FIG. 3A depicts an operational mode of a cleat-mountable support apparatus in accordance with an embodiment of the invention;

FIG. 3B depicts an operational mode of a cleat-mountable support apparatus in accordance with an embodiment of the invention;

FIG. 3C depicts operational modes of a cleat-mountable support apparatus in accordance with embodiments of the invention;

FIG. 3D depicts a cleat-mountable equipment rack attached to a boat accordance with embodiments of the invention;

FIG. 4A depicts an a cleat-mountable equipment rack in accordance with an embodiment of the invention;

FIG. 4B depicts an a cleat-mountable equipment rack in accordance with an embodiment of the invention;

FIG. 4C depicts an a cleat-mountable equipment rack in accordance with an embodiment of the invention;

FIG. 5 depicts an a process flow diagram for a method for attaching a cleat-mountable apparatus to a cleat;

DETAILED DESCRIPTION OF THE INVENTION

Reference will now be made, in detail, to presently preferred embodiments of the invention. Additional details of the invention are provided in the examples illustrated in the accompanying drawings.

Referring to FIG. 1, a cleat-mountable support 100 in accordance with an embodiment of the present invention is depicted. The cleat-mountable support may comprise a first bracket portion 101 and a second bracket portion 102. The first bracket portion 101 and second bracket portion 102 may be constructed from sturdy, lightweight, corrosion resistant materials common in the art such as aluminum, fiberglass, carbon-fiber composites, various plastics, and the like.

The first bracket portion 101 and the second bracket portion 102 may be operably coupled by inserting a bolt 103A or locking pin 103B through apertures 104 in the both bracket portions 101, 102. One or both of the apertures 104 may be threaded so as to cooperatively engage mutually threaded portions of a bolt 103A. Alternately, locking pin 103B may be further secured by a cotter pin 105. In further embodiments, the first bracket portion 101 and the second bracket portion 102 may be operably coupled via mechanisms common in the art including clips, clamps, straps and hooks, among others.

When the bracket portions 101, 102 are coupled, the adjoining surfaces of the first bracket portion and the second bracket portion are configured such that they form one or more apertures 104 so that the support may be disposed around projecting members of a cleat.

The support apparatus described above may be used in combination with any number of boating accessories such as equipment racks, audio speaker assemblies, tow-rope winders/racks, lamps, fishing rod holders, grills, beverage cup holders, trolling motors, bimini-type covers, or any other accessory for which it may be desirable to attach to a cleat. The cleat-mountable support may further comprise a clevis-type connector 107 for coupling the support 100 to an accessory. In a particular embodiment, the accessory may comprise an equipment rack 150 having a base member 151.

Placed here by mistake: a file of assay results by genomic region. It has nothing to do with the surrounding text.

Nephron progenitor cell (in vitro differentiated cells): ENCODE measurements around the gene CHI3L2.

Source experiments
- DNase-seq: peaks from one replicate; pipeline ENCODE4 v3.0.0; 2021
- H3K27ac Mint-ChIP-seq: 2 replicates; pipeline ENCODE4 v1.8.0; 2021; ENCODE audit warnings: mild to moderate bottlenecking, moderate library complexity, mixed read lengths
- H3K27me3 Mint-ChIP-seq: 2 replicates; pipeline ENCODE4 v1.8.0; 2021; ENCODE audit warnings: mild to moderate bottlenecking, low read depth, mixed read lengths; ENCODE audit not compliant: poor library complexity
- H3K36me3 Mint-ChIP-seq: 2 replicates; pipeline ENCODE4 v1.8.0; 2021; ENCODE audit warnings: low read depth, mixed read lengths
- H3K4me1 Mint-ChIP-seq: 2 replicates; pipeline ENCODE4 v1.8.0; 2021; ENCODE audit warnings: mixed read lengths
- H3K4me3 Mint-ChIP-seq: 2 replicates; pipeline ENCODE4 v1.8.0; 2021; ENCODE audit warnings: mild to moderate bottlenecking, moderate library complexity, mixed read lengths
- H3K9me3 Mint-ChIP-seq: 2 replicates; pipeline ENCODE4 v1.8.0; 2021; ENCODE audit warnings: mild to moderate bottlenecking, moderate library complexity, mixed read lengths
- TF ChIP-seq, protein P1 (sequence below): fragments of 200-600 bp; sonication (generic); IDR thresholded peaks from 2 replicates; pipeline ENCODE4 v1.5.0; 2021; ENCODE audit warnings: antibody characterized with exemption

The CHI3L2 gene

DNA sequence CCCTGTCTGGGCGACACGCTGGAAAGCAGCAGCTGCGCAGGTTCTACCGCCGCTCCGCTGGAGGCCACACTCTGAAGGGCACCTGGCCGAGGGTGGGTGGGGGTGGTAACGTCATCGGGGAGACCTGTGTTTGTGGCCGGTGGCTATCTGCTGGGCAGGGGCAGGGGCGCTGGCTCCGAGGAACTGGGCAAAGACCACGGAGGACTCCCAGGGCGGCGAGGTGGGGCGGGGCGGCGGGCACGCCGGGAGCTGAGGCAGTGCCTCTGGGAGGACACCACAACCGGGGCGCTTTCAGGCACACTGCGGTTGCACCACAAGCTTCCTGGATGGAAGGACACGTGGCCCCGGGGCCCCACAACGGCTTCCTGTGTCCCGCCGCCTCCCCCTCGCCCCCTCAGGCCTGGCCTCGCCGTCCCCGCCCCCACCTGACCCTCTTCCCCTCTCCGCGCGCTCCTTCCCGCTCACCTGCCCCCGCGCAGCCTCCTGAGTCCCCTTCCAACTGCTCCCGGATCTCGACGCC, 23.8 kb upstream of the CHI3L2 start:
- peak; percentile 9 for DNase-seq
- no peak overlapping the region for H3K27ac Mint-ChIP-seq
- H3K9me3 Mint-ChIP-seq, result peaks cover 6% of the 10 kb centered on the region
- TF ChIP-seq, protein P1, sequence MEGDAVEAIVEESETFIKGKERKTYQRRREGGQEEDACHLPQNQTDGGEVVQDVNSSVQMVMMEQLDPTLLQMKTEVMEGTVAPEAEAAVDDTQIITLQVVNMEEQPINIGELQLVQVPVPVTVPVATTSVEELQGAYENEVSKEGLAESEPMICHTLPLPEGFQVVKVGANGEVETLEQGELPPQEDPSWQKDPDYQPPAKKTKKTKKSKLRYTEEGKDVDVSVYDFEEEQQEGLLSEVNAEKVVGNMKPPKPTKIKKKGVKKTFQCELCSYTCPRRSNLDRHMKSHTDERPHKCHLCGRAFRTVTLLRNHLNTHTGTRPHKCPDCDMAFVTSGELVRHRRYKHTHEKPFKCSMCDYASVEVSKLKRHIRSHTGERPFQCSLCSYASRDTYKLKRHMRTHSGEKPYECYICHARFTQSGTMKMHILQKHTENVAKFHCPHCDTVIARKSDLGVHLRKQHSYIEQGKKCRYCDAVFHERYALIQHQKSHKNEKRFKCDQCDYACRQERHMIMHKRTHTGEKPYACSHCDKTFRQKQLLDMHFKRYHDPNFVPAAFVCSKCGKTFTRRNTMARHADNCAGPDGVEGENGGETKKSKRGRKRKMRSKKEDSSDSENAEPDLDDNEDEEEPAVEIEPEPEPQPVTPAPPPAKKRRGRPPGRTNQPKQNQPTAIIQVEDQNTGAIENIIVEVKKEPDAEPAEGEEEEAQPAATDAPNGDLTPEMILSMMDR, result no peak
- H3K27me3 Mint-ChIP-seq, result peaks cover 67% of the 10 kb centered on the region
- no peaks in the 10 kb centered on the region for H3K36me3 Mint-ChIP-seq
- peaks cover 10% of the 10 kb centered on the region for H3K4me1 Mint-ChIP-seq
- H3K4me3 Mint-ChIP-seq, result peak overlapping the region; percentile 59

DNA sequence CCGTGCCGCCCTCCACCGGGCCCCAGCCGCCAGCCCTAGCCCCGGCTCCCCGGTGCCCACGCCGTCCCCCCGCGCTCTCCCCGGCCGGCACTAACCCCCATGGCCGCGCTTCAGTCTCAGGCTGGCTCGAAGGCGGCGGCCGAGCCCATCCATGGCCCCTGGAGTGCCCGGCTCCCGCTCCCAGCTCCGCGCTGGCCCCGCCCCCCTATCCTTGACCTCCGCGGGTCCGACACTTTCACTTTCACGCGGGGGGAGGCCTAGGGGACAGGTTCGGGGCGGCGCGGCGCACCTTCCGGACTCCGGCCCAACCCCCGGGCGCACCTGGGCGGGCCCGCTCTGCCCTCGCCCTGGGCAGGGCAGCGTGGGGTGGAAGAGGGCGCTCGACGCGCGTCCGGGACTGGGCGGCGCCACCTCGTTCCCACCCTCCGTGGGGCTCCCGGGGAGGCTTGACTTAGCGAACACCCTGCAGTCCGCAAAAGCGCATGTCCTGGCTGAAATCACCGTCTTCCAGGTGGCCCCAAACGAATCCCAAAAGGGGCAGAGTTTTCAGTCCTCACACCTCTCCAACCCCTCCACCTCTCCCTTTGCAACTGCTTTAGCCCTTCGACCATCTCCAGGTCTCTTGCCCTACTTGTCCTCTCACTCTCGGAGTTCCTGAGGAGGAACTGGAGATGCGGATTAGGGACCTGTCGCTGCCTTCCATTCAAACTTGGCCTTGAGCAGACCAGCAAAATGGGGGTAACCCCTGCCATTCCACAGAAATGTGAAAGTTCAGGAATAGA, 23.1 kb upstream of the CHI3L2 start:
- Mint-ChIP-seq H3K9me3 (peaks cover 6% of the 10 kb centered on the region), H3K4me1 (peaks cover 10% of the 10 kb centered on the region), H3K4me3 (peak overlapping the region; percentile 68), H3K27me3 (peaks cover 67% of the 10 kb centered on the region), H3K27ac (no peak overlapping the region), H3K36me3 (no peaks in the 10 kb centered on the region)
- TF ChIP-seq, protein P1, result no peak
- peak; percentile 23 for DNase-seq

In a particular embodiment of the invention, the clevis-type connector 107 may receive a cooperating clevis projection 152 disposed on the base member 151. A clevis pin 108 may be utilized to link the clevis-type connector 107 and the cooperating clevis projection 152. The clevis-type connector 107 and the cooperating clevis projection 152 may be configured such that the lengthwise axis of the clevis pin 108 is substantially parallel to the horizontal plane of the cleat. Such an arrangement allows upward rotational movement of an equipment rack 150 so as to provide for easy access to equipment placed in lower receiving slots. The clevis pin 108 may also be removable so that the equipment rack 150 may be rapidly separated from the cleat-mounted support 100. In a further embodiment, the clevis pin 108 may be held in place by a cotter pin 109.

Referring to FIG. 2, a cleat-mountable support 200 in accordance with an embodiment of the present invention is depicted. The adjoining surfaces of a first bracket portion 201 and a second bracket portion 202 may be configured such that a ridge 203 disposed in the surface of the second bracket portion 102 may cooperatively engage a void 204 disposed in the surface of the second bracket portion 202. Such an arrangement may provide additional lateral support complementing the coupling force provided by bolts or pins 206 coupling the first bracket portion and the second bracket portion. Bolts 206 may be inserted through apertures 207 in the second bracket portion 202 where they may be received by threaded apertures 208 in the first bracket portion 201. When the bracket portions 201, 202 are coupled, the adjoining surfaces of the first bracket portion 201 and the second bracket portion 202 are configured such that they form one or more apertures 209 which may be disposed around the projecting members of a cleat.